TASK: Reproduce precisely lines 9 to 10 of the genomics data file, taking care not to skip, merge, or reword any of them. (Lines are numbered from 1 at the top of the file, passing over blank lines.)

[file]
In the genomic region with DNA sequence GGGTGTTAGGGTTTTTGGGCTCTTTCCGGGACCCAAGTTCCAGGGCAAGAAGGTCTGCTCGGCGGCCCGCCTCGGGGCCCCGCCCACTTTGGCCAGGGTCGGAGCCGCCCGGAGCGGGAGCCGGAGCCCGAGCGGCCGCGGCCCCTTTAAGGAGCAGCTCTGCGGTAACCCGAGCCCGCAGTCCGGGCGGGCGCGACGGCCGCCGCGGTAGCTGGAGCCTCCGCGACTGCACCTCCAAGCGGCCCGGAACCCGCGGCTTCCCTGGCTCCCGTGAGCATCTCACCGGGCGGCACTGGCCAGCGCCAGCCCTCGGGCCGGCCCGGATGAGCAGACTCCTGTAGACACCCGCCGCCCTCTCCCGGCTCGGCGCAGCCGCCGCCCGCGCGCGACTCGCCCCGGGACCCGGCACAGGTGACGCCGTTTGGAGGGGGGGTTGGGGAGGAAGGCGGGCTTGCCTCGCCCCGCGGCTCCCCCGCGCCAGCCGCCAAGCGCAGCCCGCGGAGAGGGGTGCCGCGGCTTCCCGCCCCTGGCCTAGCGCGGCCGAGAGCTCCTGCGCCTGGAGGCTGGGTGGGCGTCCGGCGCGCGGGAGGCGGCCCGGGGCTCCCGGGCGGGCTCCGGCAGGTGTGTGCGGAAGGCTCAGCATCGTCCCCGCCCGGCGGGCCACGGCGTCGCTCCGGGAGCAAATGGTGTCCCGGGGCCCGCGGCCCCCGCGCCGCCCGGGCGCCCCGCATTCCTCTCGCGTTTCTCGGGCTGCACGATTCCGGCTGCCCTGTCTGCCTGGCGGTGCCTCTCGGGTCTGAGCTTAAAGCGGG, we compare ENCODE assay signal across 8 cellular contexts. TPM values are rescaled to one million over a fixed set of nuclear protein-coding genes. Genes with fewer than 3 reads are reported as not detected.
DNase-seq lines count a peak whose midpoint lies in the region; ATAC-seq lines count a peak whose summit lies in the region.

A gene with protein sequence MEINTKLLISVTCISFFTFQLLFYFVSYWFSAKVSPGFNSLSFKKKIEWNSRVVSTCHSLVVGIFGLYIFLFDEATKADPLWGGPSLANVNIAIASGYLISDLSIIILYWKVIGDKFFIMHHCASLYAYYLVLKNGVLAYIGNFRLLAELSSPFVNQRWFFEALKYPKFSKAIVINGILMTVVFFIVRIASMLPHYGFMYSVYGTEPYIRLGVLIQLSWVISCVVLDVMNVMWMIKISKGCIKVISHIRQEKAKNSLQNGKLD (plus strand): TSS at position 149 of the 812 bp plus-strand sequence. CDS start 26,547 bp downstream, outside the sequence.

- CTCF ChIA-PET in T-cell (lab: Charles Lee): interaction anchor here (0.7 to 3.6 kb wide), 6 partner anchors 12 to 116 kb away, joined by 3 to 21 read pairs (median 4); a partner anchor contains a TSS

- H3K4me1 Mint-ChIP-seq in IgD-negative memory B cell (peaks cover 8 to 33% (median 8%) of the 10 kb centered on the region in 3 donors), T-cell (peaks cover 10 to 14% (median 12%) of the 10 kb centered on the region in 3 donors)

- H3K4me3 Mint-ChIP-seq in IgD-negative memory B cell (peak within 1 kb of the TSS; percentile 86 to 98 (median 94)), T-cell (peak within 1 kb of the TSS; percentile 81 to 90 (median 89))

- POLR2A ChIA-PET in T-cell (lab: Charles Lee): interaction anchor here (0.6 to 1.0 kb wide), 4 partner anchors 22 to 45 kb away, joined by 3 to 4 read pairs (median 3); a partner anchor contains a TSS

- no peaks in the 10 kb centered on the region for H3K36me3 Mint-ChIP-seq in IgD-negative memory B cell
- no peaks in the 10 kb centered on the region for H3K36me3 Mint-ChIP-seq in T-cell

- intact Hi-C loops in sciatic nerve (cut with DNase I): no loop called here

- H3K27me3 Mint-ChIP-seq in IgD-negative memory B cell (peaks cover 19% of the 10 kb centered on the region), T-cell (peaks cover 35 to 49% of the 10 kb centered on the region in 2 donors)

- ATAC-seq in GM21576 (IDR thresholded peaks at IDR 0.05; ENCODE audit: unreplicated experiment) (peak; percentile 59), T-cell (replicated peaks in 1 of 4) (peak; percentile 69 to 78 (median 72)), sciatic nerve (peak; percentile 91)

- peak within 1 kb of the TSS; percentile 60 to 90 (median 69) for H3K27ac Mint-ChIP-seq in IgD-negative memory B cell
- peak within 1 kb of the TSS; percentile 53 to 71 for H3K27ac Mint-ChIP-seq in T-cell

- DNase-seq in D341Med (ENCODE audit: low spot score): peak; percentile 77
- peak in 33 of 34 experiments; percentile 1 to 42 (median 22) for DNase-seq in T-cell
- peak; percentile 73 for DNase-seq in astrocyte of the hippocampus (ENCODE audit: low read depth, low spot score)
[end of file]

- no peaks in the 10 kb centered on the region for H3K36me3 Mint-ChIP-seq in T-cell

- intact Hi-C loops in sciatic nerve (cut with DNase I): no loop called here